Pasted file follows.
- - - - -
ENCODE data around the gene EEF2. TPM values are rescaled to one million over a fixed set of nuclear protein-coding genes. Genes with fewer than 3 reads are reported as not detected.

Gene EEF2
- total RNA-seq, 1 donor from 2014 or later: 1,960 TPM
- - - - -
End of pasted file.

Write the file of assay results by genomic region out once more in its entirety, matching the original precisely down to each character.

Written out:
ENCODE data around the gene EEF2. TPM values are rescaled to one million over a fixed set of nuclear protein-coding genes. Genes with fewer than 3 reads are reported as not detected.

Gene EEF2
- total RNA-seq, 1 donor from 2014 or later: 1,960 TPM